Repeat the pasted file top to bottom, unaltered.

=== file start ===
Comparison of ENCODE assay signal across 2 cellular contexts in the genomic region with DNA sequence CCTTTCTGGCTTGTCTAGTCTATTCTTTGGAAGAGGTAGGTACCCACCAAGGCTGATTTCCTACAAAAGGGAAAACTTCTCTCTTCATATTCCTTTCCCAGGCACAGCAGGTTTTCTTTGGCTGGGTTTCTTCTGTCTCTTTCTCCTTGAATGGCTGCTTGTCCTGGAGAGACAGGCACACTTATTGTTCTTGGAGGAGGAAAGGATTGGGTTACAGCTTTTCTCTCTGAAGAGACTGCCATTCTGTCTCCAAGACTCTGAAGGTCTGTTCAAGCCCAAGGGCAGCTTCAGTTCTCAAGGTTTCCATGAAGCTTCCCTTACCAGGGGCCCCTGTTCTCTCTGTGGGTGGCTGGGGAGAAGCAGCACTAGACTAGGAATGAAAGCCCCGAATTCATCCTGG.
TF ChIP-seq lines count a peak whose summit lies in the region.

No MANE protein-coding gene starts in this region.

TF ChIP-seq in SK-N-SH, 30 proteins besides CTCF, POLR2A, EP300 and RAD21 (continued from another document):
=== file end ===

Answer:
Comparison of ENCODE assay signal across 2 cellular contexts in the genomic region with DNA sequence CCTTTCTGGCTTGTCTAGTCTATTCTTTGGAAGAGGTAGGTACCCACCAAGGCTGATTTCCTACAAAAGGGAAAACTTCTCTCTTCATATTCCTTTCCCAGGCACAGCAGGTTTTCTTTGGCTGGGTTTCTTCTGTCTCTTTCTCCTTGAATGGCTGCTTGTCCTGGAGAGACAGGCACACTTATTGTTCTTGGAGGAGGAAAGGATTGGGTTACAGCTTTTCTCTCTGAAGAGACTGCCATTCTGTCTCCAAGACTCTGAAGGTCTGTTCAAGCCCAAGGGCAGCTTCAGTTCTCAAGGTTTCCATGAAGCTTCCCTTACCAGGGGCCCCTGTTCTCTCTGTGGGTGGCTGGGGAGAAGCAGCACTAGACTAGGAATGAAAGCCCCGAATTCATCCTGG.
TF ChIP-seq lines count a peak whose summit lies in the region.

No MANE protein-coding gene starts in this region.

TF ChIP-seq in SK-N-SH, 30 proteins besides CTCF, POLR2A, EP300 and RAD21 (continued from another document):